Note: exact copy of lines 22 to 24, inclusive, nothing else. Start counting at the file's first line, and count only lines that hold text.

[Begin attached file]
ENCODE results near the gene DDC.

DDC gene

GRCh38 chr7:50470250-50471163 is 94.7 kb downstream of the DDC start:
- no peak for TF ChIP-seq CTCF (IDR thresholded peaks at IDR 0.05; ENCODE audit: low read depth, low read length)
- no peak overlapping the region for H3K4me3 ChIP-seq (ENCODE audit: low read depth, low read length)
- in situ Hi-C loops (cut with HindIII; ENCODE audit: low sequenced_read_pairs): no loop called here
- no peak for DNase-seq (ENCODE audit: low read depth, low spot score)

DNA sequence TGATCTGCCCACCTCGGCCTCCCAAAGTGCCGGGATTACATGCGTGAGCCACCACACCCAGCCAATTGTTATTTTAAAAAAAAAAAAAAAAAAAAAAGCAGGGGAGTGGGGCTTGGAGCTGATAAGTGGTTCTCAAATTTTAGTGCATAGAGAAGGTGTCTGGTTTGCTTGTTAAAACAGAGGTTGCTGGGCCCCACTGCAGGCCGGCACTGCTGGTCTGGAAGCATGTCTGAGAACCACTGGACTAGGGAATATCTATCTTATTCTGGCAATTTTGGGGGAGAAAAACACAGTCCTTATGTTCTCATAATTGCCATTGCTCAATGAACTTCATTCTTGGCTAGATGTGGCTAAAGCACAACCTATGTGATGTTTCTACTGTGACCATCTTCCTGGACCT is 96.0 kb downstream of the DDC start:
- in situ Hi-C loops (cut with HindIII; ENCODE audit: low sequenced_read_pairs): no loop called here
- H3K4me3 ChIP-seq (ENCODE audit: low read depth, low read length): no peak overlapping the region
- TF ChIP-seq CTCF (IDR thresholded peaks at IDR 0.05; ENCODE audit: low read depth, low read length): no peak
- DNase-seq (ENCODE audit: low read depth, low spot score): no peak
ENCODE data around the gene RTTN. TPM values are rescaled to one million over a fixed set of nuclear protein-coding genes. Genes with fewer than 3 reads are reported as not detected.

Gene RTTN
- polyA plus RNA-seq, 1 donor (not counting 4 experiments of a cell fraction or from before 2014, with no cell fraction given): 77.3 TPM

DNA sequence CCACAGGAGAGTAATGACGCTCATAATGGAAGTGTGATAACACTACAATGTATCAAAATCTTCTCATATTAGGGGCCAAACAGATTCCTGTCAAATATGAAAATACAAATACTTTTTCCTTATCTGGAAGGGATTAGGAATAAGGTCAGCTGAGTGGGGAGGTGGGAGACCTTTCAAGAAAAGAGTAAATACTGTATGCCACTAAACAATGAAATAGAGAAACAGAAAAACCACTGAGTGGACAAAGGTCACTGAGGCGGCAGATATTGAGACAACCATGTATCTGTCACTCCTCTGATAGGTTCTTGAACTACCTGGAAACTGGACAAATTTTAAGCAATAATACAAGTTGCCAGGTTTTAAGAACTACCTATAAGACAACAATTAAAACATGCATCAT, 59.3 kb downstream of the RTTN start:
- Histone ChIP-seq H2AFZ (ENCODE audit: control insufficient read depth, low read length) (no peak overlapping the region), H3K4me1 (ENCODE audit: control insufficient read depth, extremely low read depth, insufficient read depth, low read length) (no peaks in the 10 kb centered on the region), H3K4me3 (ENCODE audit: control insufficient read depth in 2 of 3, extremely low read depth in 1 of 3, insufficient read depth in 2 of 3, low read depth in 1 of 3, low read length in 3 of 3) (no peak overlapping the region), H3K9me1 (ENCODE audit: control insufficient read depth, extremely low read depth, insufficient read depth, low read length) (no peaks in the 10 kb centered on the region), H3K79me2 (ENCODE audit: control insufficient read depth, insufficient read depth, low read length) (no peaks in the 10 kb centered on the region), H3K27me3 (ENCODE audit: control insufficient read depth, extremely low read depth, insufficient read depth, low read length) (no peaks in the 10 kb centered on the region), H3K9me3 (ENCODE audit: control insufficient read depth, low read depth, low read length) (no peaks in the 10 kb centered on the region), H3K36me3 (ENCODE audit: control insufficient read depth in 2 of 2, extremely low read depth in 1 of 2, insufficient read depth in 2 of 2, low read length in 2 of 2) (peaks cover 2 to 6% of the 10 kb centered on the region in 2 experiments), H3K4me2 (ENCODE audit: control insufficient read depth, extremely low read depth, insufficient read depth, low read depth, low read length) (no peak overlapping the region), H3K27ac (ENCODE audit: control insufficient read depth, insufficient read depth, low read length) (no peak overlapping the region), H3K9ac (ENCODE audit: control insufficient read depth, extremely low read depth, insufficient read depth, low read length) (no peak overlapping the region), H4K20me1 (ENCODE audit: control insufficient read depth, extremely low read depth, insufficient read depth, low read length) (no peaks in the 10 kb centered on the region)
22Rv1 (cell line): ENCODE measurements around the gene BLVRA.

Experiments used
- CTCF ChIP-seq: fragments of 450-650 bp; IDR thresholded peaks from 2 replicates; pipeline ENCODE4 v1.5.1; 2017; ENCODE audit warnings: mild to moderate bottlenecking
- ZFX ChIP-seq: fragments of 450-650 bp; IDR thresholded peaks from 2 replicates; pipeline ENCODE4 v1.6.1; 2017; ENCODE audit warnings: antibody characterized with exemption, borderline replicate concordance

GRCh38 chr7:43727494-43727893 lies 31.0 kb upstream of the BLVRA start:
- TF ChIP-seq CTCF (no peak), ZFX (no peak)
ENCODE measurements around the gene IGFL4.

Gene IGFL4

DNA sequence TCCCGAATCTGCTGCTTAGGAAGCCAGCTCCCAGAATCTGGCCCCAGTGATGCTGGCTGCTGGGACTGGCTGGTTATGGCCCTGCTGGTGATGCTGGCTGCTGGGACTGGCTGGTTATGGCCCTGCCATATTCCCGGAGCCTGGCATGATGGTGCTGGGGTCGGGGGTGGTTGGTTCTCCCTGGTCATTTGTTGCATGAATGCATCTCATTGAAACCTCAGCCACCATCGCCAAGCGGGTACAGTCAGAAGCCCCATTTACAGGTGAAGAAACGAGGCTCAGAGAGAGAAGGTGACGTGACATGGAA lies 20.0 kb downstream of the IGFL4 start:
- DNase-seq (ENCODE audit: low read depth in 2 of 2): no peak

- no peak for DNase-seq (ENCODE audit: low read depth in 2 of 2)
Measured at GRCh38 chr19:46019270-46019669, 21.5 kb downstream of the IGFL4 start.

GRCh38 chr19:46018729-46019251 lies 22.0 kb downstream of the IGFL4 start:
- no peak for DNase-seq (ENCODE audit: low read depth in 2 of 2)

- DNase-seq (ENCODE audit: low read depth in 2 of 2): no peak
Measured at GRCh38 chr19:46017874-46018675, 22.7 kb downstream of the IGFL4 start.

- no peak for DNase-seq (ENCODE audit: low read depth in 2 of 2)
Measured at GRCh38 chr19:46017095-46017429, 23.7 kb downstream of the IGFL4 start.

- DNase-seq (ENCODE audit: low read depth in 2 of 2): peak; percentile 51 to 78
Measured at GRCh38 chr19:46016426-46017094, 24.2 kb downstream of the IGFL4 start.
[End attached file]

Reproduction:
GRCh38 chr7:43727494-43727893 lies 31.0 kb upstream of the BLVRA start:
- TF ChIP-seq CTCF (no peak), ZFX (no peak)
ENCODE measurements around the gene IGFL4.